Aaron Jones has heard the frustrations as he goes door-to-door among union households _ the economy remains poor; issues important to workers are stalled in Congress; Republicans seem more energized this election.
Put mildly: "There is an enthusiasm challenge," said Jones, the leader of a five-person voter canvassing crew for a local chapter of the Service Employees International Union.
With a growing sense of urgency, labor unions are deploying tens of thousands of activists nationwide in an attempt to counteract the malaise in the rank and file and prevent Democrats from losing their congressional majorities in the middle of President Barack Obama's term.
Unions expect to spend about $100 million in the weeks leading up to the Nov. 2 election, targeting nearly 100 House races, 18 Senate seats 14 gubernatorial races. Between campaign walks, door knocks, mailings, phone calls and work site leafleting, union officials already have contacted about half of their approximately 17.5 million members nationwide.
But for the first time in many election seasons, the results of the effort are uncertain. The ambivalence _ or even opposition _ among some workers has Democratic candidates worried. The disaffection of middle class men, who represent a large part of the union workforce, is a major reason that Democrats are braced for potentially serious losses nationwide.
Union households have long been a staple for Democrats. In 2008, Obama drew support from nearly 60 percent of union households compared with a little over 50 percent of the overall electorate, according to an exit poll conducted by Edison Research for The Associated Press and television networks.
But workers have not reaped all the rewards they expected. Unemployment remains above 9.5 percent. States have been slicing public employee pensions and laying off unionized workers to compensate for declining tax revenues. And, despite Democratic control, Congress has been unable to pass legislation that would make it easier for unions to organize workers.
"I voted for Barack Obama. I believe in Democratic ideals, but he is a big disappointment so far, mostly because he hasn't been able to do anything to help the economy," said James McQuillen, 53, a retired United Auto Workers union member who lives near Detroit.
McQuillen still plans to support Democrats this year, but he says other union retirees he talks with are looking at Republican candidates. One recent poll in Michigan showed Republican gubernatorial candidate Rick Snyder leading Democrat Virg Bernero among union members.
And there are various other signs of unease among union members. The typically routine endorsement of Democratic U.S. Rep. Jim Oberstar, of Minnesota, by a United Steelworkers local resulted in a closer vote than expected this year. In Pennsylvania, Republican U.S. Senate candidate Pat Toomey won the endorsement of a police union over Democrat Joe Sestak.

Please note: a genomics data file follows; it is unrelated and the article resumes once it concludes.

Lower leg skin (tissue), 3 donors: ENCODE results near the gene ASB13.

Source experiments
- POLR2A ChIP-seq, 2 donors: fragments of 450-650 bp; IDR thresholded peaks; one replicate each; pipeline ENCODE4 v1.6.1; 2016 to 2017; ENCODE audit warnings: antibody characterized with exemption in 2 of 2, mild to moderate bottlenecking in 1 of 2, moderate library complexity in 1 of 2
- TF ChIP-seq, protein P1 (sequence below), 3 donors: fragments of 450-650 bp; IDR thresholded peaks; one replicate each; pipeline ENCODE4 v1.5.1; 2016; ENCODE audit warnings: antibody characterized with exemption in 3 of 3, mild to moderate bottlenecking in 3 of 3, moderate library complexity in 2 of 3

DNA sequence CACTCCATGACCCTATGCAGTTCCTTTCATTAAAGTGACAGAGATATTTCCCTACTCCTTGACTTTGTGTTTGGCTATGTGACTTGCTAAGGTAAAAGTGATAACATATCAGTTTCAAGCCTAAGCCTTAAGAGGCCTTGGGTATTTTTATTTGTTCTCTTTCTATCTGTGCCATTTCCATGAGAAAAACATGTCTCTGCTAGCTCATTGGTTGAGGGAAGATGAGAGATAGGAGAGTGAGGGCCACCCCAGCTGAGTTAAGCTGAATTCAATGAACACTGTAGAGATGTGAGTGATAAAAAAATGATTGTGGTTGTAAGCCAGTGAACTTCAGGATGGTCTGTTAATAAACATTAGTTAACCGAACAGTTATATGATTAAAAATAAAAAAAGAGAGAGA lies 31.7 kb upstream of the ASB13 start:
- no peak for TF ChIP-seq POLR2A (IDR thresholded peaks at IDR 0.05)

"A lot of people are mad, upset," said George Tucker, executive secretary of the greater northwest Ohio AFL-CIO in Toledo. "They thought, 'You let your team in and everything changes overnight.'"
For Tucker and other union campaigners, the first task often is to persuade union members that Democrats are doing all they can to help them. The second task then is to motivate them to vote. In many places, union activists are focusing more intensely than ever on making face-to-face contact with other union members.
"Sometimes you have to remind people that, `Hey, Jesus Christ couldn't do anything more than President Obama has on the agenda we supported two years ago without the United States Senate having the votes for cloture to overcome a filibuster" by Republicans, said Herb Johnson, secretary-treasurer of the Missouri AFL-CIO.
In some states, union members have extra motivation because of a sense that their jobs may be at stake.
Public employee unions have been a favorite target in California this election season, primarily because of the drain their pension plans place on the state budget. Republican gubernatorial candidate Meg Whitman has said she would try to implement 401k-style accounts for all but public safety workers if elected next month.
California unions already have spent millions of dollars in support of Democratic gubernatorial candidate Jerry Brown.
"Public employees and unionized employees feel this is our last stake in holding our ground," said Irwin Lum, president of Transport Workers Union Local 250-A in San Francisco.
In Illinois, where Republican gubernatorial candidate Bill Brady has criticized public employee pension benefits, the American Federation of State County and Municipal Employees has endorsed Democratic Gov. Pat Quinn and struck a deal with him for a delay in any jobs cuts if he is elected.
Jones, who leads the SEIU canvassing team in Kansas City, said labor leaders in Missouri have been able to revive enthusiasm partly by emphasizing the threat of government employee layoffs if a statewide ballot measure on taxes in Kansas City and St. Louis is approved.
"We haven't had the enthusiasm on our side like we had in 2008," Jones said. But the ballot measure "has provided our base a talking point that gets them excited, that makes it a little bit easier for us talking at the doors."
Hananel reported from Washington, D.C. Associated Press writers Kathy Barks Hoffman in Lansing, Mich., John O'Connor in Springfield, Ill., and Tom Verdin in Sacramento, Calif., also contributed to this report.